• This question does not apply to me as my blog nowhere has impacted public policy  or on the economics profession or On academia or on Markets. It is afterall Mostly Harmless Economics 🙂 But yeah I get comments requesting for some information, data etc which if I have I try and give. So I guess there is some marginal impact on very  few people
  •  I have not got into any trouble but there have been some nasty comments sometime. If useful, I try and reason out. Otherwise I just plain delete it.

What about the other bloggers?

 

 

Finmin committee on Foreign Investment in India

November 27, 2009

Finance Ministry has floated a new committee to study foreign investment in India.

  • To review the existing policy on foreign inflows, other than Foreign Direct Investment (FDI), such as foreign portfolio investments by Foreign institutional investors (FIIs)/ Non Resident Indians (NRIs) and other foreign investments like Foreign Venture Capital Investor (FVCI) and Private equity entities and suggesting rationalisation of the same with a view to encourage foreign investment and reducing policy hurdles in this regard while maintaining the Know Your Customer (KYC) requirements. 
  • To identify challenges in meeting the financing needs of the lndian economy through the foreign investment. Foreign investment for this purpose to be understood broadly and can include investment in listed and unlisted equity, derivatives and debt including the markets for government bonds, corporate bonds and external commercial borrowings. 
  • To study the arrangements relating to the use of Participatory Notes and suggest any change in the policy if required from KYC and other point of view. 
  • To reexamine the rationale of taxation of transactions through the STT and stamp duty. 
  • To review the legal and regulatory framework of foreign investment in order to identify specific bottlenecks impeding the servicing of these financing needs. 
  • To suggest specific short, medium and long term legal, regulatory and other policy change; in respect to foreign investment keeping in view of the suggestions expert committee reports such as the Committee on Fuller Capital Account Convertibility, the Committee on Financial Sector Reforms and the High Powered Expert Committee on Making Mumbai an lnternational Financial Centre.

I don’t understand but there is no member from RBI. Why should this be? I think I already know the recommendations of the committee (don’t ask me why). There would be 2 scenarios:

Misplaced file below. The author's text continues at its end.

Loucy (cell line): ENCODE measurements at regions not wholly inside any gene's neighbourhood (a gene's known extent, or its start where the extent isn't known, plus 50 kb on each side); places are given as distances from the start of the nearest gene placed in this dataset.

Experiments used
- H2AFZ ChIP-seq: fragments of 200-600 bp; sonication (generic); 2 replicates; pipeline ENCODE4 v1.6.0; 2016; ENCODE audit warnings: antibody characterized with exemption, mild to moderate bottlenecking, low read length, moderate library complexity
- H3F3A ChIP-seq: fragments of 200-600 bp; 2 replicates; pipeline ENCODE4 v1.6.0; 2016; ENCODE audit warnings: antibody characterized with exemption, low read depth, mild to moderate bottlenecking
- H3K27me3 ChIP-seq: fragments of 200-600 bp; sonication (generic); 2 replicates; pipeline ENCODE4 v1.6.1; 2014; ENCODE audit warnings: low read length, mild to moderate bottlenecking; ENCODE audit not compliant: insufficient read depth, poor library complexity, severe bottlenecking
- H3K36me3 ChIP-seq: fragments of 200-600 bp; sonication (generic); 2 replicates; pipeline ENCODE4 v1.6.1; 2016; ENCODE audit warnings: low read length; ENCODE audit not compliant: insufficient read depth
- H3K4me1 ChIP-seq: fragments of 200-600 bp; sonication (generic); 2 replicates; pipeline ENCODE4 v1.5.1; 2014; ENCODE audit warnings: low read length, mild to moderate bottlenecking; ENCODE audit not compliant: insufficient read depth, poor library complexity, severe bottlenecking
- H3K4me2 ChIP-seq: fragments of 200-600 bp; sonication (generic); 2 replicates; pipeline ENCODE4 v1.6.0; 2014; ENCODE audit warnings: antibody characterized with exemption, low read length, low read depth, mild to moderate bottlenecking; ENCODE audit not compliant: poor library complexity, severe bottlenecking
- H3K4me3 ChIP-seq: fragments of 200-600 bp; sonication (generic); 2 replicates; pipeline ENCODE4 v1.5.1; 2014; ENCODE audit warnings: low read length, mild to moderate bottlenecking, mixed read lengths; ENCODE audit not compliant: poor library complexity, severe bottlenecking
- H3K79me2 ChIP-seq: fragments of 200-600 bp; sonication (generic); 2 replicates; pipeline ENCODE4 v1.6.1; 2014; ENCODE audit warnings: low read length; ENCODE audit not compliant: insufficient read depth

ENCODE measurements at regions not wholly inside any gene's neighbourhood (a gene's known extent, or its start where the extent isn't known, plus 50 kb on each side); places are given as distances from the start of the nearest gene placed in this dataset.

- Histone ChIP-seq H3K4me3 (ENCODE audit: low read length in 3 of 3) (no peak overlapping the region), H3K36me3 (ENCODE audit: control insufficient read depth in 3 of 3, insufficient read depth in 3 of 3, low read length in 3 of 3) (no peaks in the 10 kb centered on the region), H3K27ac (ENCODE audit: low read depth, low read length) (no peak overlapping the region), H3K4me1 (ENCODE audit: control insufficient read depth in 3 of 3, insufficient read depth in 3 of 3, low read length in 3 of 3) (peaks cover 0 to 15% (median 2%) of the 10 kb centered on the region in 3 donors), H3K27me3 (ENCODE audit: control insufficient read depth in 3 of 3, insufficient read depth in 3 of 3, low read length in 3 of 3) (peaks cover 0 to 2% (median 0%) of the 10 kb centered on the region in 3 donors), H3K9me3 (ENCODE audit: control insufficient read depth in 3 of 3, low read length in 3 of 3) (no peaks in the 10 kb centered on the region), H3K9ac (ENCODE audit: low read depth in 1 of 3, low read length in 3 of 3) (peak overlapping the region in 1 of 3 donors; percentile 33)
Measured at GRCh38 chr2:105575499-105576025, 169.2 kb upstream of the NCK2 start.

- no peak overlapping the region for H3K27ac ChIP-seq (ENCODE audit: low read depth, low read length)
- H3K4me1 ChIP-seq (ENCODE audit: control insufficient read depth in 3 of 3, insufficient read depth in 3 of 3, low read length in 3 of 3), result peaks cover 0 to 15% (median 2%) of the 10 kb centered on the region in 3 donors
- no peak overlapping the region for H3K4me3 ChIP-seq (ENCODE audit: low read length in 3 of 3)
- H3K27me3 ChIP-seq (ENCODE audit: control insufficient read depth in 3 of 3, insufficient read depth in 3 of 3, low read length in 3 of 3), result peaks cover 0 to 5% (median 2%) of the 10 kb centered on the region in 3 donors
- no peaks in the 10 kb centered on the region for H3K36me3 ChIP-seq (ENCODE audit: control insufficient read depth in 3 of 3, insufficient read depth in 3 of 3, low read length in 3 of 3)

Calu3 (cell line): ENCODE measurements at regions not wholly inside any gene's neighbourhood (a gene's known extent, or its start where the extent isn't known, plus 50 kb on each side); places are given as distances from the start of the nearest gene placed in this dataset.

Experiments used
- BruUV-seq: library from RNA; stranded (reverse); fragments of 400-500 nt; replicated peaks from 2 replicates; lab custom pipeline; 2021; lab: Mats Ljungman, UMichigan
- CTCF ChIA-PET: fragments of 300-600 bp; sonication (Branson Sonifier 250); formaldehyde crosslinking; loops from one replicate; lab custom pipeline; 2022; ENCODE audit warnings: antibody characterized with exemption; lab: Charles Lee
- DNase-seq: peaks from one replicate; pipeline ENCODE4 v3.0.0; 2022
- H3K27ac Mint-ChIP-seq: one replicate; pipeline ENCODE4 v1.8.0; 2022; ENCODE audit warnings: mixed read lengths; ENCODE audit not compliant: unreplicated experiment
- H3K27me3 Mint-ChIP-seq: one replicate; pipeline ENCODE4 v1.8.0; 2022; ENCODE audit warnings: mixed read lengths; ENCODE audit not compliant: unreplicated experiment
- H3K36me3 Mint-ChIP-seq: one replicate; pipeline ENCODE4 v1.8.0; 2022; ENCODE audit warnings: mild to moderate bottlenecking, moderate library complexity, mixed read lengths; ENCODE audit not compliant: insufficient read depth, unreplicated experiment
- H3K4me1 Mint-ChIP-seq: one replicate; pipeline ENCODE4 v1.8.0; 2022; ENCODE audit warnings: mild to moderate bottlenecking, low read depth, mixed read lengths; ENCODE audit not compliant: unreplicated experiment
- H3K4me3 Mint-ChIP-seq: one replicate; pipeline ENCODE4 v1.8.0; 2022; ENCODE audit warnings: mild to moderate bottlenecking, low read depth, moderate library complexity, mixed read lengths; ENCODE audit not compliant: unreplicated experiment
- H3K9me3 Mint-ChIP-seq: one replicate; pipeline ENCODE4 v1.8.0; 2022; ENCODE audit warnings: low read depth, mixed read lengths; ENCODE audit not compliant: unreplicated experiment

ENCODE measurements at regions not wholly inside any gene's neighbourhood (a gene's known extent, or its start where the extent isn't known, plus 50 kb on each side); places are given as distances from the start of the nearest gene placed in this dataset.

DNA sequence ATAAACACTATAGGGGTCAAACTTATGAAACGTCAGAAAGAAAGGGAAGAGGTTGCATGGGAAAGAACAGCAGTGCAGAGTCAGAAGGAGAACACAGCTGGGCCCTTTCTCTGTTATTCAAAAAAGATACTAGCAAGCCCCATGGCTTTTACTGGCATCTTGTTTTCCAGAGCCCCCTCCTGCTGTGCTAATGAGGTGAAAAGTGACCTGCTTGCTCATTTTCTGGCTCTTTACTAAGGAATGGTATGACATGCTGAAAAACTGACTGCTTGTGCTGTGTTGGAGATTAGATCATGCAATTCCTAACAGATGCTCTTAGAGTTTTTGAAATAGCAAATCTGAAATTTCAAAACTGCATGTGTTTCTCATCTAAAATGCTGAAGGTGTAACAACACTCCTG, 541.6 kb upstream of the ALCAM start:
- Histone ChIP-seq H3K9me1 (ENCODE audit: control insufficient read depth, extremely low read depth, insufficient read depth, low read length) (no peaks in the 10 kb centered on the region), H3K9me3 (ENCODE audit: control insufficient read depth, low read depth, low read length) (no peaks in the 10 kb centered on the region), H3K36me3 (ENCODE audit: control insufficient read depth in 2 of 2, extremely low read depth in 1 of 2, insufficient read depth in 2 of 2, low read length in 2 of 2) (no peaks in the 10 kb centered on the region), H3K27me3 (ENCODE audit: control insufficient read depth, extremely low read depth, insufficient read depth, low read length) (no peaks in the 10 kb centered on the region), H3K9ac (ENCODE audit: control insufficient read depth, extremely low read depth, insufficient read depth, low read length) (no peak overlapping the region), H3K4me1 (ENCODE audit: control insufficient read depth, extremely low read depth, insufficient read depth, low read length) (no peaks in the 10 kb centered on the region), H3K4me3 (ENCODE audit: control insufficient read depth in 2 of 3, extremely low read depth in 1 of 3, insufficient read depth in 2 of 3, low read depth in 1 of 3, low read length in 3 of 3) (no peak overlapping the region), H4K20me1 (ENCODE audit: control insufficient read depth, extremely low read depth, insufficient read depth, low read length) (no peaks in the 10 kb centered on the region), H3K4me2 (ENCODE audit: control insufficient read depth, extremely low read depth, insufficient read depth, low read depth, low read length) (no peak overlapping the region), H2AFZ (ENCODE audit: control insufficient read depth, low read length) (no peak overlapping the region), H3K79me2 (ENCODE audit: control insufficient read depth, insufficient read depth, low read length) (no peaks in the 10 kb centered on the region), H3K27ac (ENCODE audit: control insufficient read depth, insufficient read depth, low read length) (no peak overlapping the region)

1. The committee would go all out on opening India’s shores to all kinds of capital, remove all restrictions, remove RBI’s supervision over financial markets, RBI should adopt inflation targeting framework, Mumbai should become an international finance centre (like Iceland, London) etc. It would be centred on how bad our financial system regulation is and we need to adopt these changes else we are doomed. It would add it is a mistake to think since we have largely avoided the financial crisis, that we don’t revamp the financial system. Let’s do it all real fast. The criticism would be mainly on RBI for keeping such a tight control on financial system.
  2. The committee report is going to be cautious about the volume of capital inflows in the country. India should invite capital flows but should but with some checks in place. It would say we should learn lessons from the ongoing crisis and not think all capital flows are necessarily good. It would instead suggest incremental changes.

Some people would ask, so what is different and what is new? This is the nature of all committee reports w.r.t. capital flows. Well, nothing is new. But this is how things usually are.

If the second version goes through, it is likely to be followed by dissent notes from a few members who would vote for the first version. The dissent notes are going to be highlighted by the media as somehow most people in media feel the first version is the only model.  

So let’s see how it goes. It is going to be tabled in 4 months from now. I hope I am all  wrong about this one. And we see some progress.